( A dual story by Roger and Bessy, Bessy’s personal story is in italics)
As the title states, that is the motto for the June Lake Triathlon held right next to the well known Mammoth Mountain. It sounds so cheesy but it does make sense when you do the race. To me this is quite a remote area, so rarely am I up for something that requires 7+ hours of sitting in one place just to get there – cause that is the same time to finish a Half Ironman! The first thing that motivated me to try it was that my wife Bessy from XTERRA Wetsuits had to do an expo there, where I would also help her out. This race has been only Kids, Sprint, and Olympic distance, but this year they added in a Half. Being at 7000 feet of elevation, many San Diego Tri Clubbers decided to use this race as prep for IM Tahoe, so having people you know in the area is also a motivator.
We arrived Thursday night so we can get a Fri morning workout to acclimate us to the high altitude – an easy 10 mile run, where you get to see how it affects you rather than seeing yourself go 1:30 min per mile slower during the race. After that we went to work the expo at the bottom of the ski resort, meeting all the participants and the locals who gave tips on the race. After the expo the athletes take a ski lift up to a mountain chalet for a catered athlete welcome dinner. So many people came by asking me to fix their stitching tears, ankle rips but sorry, I didn’t bring my patches/sewing machine with me this morning… maybe I should learn how to do that.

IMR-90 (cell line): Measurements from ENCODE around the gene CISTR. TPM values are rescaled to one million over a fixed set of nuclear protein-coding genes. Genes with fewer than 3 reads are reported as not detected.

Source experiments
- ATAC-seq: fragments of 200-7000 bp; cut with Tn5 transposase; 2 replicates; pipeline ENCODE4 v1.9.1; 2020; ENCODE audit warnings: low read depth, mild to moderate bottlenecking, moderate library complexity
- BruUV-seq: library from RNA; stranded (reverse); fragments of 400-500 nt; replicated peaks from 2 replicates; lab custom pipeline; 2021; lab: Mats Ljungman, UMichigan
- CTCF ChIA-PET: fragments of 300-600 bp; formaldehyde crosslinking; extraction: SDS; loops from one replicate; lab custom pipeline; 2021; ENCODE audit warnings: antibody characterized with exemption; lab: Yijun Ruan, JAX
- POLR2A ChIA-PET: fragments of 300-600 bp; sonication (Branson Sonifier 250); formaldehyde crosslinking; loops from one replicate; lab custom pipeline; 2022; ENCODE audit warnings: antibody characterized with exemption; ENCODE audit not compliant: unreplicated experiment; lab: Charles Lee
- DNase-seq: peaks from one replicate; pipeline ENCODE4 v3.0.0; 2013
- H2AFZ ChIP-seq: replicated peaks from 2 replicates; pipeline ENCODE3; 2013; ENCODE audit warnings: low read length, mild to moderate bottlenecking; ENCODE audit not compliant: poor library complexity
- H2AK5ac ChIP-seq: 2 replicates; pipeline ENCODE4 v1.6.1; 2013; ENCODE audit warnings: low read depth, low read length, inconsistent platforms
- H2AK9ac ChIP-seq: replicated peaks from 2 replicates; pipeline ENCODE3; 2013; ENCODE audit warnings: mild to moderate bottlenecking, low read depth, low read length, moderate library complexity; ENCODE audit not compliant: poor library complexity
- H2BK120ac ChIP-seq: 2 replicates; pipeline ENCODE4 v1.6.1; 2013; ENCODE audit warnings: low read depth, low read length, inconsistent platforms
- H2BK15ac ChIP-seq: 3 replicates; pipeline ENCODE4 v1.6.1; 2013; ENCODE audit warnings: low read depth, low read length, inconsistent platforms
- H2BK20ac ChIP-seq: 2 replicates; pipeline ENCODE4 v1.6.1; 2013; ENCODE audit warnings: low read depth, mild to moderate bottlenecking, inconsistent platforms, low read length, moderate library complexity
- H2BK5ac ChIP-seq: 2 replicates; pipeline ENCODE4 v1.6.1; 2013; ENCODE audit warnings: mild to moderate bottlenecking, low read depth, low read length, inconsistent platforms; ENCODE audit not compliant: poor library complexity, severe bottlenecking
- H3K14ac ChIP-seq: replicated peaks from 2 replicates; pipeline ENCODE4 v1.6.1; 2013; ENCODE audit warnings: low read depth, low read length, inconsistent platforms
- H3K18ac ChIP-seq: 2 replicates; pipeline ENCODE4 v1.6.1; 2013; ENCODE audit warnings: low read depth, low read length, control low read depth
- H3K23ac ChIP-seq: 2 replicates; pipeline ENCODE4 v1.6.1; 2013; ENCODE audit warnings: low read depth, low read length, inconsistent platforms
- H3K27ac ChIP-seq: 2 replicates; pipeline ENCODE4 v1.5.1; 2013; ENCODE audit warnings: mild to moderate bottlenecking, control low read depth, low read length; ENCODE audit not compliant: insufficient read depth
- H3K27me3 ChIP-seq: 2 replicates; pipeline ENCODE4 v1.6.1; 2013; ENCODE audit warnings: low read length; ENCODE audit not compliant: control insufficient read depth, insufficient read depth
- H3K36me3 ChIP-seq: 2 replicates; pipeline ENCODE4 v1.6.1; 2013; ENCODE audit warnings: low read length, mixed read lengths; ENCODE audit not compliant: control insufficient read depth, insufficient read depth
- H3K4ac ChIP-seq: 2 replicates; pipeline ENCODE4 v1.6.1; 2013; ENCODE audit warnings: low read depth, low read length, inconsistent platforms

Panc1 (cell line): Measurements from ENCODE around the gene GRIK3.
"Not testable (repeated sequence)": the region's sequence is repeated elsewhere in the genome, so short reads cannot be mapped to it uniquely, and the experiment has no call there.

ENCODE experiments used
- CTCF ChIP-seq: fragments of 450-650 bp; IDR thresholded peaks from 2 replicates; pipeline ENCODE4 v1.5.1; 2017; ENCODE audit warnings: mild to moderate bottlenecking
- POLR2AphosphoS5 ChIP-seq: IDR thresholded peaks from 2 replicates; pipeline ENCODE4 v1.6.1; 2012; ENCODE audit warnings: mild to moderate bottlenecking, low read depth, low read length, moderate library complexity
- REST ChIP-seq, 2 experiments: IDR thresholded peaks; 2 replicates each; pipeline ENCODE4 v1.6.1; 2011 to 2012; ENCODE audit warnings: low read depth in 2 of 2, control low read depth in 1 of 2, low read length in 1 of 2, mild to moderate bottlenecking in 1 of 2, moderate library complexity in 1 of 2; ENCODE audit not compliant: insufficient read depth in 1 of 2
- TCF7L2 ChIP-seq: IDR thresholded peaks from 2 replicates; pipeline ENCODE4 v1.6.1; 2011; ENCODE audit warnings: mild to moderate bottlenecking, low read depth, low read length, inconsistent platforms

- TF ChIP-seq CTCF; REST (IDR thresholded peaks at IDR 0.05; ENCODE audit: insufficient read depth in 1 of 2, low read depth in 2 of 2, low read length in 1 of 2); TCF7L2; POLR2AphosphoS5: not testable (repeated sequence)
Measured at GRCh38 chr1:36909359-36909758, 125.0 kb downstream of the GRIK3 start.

Being 2000 feet higher now, this was an ideal location for the course talk where the race director pointed out specific segments in the view in front of us, rather than using a map. We both start feeling a headache grow stronger the closer we are to the peak.
It was difficult to identify the run, as it was mainly trail, but we got a chance after to preview the bike via car, and it turned out to be similar to that of the Great Western Loop. As I was working, this race was not an “A” race for me, and I also was fearing the swim as many were saying the water was cold. Turns out that should have been the least of my worries.
Race Morning we wake up at 5am, we are 5 minutes away from the beach Expo & Transition, Roger’s Half Iroman starts 7am, my Olympic stars 8am. But I have to host the last minute 6am-7am XTERRA Wetsuits Expo pre-race! I take DayQuil to relieve the lingering chills/headache. As a vendor we got to drive up to transition, all other participants had to park 2 miles away and shuttle in. I just take out race stuff and a banner, I don’t want to leave bins of gear on the beach while I race. It’s early so I park in front of transition, set up my expo table and then rush over to set up my race transition. We hit the beach front expo and to my delight a coffee stand – score! A warm cup of joe helped ease the fear of the cold water; if only all tri’s had coffee at the start.